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February 25, 2020

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Is Revenue Forecasting That Difficult?

March 10, 2020

 

In this issue ...

  • How To Do A Forecast

  • 539 words, a less than 3 minute read.

 

 

Most anyone who has visited a Custom Integration business has seen a whiteboard or equivalent that maps out the active projects for the week/month or even longer. Almost every company has evolved a primitive system for representing its current and, sometimes, future projects.

 

So why, when you ask a CI company “What does the month’s revenue look like?”, you get a lot of shoulder shrugs, and an unconfident “let's wait and see”?

 

Let’s pick on my little $2M Revenue company, 10 people of which 6 are installers.

We bill about $50K in labor each month - about 500 hours a month at $100 average rate. My 6 techs get paid around $25,000/month for 1,038 hours worked.

 

So, in planning my average monthly revenue I need to ship about $100K in Equipment, bill for $17K in misc. parts, logistics, etc. and bill my $50K a month for labor. This assumes no security income, service RMR or service billings on top.

 

So, how many projects might we be required to get to these numbers? History tells us we do about 40 decent size ($40K avg.) projects in a year, with another 150 service and small jobs projects making up the remaining $400K. So, our job board (one month) looks more like 4 BIGS at any time, with 12 or so SMALL jobs spaced in between. Our 10-week view shows two months-worth. We also know about 20% of this business comes from add-on change orders during the installation process; these hit the board as they are known.

 

Here’s what we do at the first day of every month:

 

We look 10 weeks ahead. A simple sheet with the Week, 1 thru 10, and Equipment Delivery, Labor Projected and Parts is reflected on each project line. Our 6 techs are scheduled accordingly; “X” hours a week to each project so in a given week we have assigned all of their available 240 work hours. We know we rarely bill 100% of those hours but knowing where they are committed is key. The project board should also have the entire Equipment, Labors and Parts Estimate for the project on the left hand side. The right side for the project should subtotal what the projected delivered totals for Equipment, Labor & Parts are for the projected 10 weeks.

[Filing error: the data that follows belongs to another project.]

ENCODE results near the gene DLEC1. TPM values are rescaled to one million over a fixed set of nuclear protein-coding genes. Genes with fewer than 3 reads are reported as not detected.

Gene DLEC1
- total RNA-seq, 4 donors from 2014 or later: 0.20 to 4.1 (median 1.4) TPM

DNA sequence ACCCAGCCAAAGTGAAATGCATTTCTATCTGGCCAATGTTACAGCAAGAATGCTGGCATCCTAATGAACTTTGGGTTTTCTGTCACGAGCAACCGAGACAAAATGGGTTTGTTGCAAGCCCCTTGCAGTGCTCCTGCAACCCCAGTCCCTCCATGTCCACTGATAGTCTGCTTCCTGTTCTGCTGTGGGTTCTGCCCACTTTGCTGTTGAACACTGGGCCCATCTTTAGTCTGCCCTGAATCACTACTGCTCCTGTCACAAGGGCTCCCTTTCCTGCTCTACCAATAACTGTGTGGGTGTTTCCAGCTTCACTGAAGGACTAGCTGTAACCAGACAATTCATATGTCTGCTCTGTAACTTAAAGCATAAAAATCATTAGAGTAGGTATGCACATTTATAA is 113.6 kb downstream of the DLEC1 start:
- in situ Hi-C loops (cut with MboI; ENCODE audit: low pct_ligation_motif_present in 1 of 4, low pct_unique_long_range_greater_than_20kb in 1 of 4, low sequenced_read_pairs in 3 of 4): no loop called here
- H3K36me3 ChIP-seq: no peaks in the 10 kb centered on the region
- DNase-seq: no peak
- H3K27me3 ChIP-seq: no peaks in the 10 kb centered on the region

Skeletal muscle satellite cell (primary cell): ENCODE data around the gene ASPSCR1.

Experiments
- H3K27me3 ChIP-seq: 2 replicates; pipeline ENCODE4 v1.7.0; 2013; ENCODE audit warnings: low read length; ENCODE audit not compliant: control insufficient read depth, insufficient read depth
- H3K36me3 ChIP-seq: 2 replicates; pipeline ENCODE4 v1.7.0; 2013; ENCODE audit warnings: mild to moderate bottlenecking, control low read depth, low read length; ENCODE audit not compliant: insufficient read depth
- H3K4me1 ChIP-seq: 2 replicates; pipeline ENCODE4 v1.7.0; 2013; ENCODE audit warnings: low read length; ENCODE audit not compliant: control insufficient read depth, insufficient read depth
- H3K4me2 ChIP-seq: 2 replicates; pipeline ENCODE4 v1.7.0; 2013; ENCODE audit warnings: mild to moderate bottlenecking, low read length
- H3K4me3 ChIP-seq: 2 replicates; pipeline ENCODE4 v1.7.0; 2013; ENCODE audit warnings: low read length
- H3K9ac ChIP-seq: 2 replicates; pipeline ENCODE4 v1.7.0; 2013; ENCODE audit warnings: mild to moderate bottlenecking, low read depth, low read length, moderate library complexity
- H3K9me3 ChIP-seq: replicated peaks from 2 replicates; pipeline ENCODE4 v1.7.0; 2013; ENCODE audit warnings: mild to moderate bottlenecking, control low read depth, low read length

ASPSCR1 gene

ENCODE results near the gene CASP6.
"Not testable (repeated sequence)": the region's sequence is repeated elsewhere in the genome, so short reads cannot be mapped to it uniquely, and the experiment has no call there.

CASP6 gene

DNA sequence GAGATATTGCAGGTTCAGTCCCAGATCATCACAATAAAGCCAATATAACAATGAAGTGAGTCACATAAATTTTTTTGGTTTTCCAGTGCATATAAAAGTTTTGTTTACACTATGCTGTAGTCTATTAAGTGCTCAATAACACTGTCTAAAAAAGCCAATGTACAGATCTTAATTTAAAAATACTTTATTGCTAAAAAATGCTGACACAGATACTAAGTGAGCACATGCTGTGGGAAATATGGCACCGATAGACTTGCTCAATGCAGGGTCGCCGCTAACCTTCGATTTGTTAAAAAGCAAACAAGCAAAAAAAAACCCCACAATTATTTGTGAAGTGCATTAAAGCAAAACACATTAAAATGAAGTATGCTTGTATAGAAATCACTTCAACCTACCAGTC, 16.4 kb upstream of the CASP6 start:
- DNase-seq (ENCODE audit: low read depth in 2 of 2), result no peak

The week plan is reviewed in each weekly production meeting (this meeting is crucial to executing). Competing projects for resources are discussed and changes to the out weeks are made as things change.

 

As a week is completed the projects are updated for what really happened and the out weeks forecast is adjusted.

 

So, what are we doing? We are attempting to show production as it happens while re-estimating the timing for each week going forward. Projects will complete in certain months and new projects can be added.

Click here to download worksheet for forecasting.

 

Why bother?

Because planning work and reviewing it always results in more efficiency.  Keeping the team accountable to what they say they are going to do, always wins over the 'whatever happens' method.

 

You’ll need practice to make this work for you, of course. But a tight process for projecting resources helps you use current resources better and apply new resources better. If you have a shortage of executable work; this process identifies it early.

 

Open issues like equipment not here, over-booked labor and site readiness issues all become more transparent.

 

At the end of the day, it’s just a big project board dynamically working to make everyone better.

 

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